The puck drops now.
Another year, another round of EA Sports titles and yesterday a demo for NHL 13 launched on both Xbox Live and the Playstation Network. With all of the buzz surrounding the new True Performance Skating system this year, I was excited to actually get some hands-on time with the game and see just how well it handled a pair of skates.
The demo for NHL 13 offers limited access to four different modes: Play Now, Hockey Ultimate Team, NHL Moments Live and Free Skate. Play Now and Free Skate are pretty self-explanatory but offer you the ability to practice your skills and play a period against the CPU or a local player. EA continue to improve Hockey Ultimate Team with a new design, better rewards and a new playoff format. It’s not a mode that I’ve put much time into with previous games, but I think I’ll give it a closer look this year now that it’s had a few years to mature.
The only new mode featured in the demo is NHL Moments Live, where you get to relive some of the greatest moments from before and during the 2011-2012 season. There will be 26 Moments included when the game launches, but EA have said that they will be adding new moments throughout the year as they happen (so long as the NHL doesn’t lockout again). The demo only included one Moment and it was from Game Five of the Western Conference Finals between the Kings and Coyotes, where Dustin Penner scored the series winning goal in overtime. The game starts in OT and your goal is to win the game while playing as the Kings, but it doesn’t have to be Penner who scores. Sadly, only three of the Moments are from before last season, and I would have preferred that the majority of them, if not all, were from Legendary games of the past. It’s not just for nostalgia though, as each Moment that you successfully complete with earn you pucks to be used in Hockey Ultimate Team, giving you even more reason to relive them.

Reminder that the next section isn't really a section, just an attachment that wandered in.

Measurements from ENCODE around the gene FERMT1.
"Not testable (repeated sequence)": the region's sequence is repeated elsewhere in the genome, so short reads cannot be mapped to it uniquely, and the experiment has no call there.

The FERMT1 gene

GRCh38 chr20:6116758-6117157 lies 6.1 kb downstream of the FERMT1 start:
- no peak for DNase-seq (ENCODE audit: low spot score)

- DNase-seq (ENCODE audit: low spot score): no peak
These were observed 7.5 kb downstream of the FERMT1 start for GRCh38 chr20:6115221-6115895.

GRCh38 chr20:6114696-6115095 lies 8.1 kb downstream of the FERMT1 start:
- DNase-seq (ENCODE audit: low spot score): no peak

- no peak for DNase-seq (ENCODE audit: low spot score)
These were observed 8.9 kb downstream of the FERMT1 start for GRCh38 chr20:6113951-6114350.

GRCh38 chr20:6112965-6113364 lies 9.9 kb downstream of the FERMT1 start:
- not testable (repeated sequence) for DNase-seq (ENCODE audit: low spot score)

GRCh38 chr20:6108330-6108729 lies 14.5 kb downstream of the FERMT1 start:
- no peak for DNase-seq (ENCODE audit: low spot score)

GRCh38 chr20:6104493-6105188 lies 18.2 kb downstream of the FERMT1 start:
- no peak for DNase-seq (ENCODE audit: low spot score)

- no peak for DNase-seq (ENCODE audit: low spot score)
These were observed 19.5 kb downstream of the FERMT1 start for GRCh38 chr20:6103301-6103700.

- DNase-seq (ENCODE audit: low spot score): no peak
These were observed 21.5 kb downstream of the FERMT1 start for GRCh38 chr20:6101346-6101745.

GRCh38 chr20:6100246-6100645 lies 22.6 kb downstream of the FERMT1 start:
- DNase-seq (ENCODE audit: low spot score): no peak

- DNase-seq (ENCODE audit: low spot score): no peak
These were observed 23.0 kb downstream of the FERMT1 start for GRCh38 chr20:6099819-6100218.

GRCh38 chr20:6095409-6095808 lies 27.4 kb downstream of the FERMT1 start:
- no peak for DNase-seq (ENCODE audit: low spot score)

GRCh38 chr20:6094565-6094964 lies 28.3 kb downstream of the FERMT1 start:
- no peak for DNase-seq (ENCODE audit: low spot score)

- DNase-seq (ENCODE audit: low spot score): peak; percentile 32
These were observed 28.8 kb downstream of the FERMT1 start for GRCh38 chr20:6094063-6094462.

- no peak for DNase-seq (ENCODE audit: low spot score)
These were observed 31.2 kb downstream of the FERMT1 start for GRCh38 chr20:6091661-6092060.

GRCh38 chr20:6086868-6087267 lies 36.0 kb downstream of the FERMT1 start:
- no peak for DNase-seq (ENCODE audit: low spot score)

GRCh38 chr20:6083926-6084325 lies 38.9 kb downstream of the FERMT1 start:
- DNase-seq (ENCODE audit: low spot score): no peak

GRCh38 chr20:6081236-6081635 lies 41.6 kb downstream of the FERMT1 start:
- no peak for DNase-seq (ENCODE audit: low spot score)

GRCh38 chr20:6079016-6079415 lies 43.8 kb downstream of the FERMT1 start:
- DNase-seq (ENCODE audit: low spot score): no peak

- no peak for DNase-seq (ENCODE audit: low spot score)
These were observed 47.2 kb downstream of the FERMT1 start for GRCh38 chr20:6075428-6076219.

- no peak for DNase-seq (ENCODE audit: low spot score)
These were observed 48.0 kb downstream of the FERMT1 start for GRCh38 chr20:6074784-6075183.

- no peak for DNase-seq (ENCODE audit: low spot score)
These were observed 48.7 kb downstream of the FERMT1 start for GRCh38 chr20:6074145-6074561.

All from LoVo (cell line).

Now to the real question: How good is the new True Performance Skating system? The quick answer is that it’s great, but it’s something that you really need to see for yourself to fully understand. Using mechanics like Momentum, Top-End Speed and Explosiveness, EA Sports are, in my opinion, able to capture the most authentic skating to date. Skaters look and feel like real-life players more than ever, and I can see gamers having a lot of fun with this new skating system as it allows for more creativity with finesse players as well. Goalies get a nice upgrade too with over 1000 animations now and the ability to track every player on the ice, instead of just the one with the puck like in past games. This gives them a better chance of anticipating the play, instead of just reacting to it.
I don’t know about the rest of you, but when we play there always seems to be a battle over what camera angle to use, and NHL 13 isn’t making that any easier by introducing the new True Broadcast angle. This is the angle that you see when you watch a game on TV, and while it’s great to watch, I’m not a huge fan of playing the game with it. My camera angle of choice is Action and True Broadcast is too far off from it that I couldn’t get used to it. It’s a nice addition to help make the game more authentic, but I don’t see myself using it.
Overall, NHL 13 is impressive so far and I can’t wait to be able to go deeper into it and check out the modes not available in the demo such as the new GM Connected. NHL 13 is set to release on September 11th, 2012, but the demo is available now on Xbox 360 and PS3, so go check it out.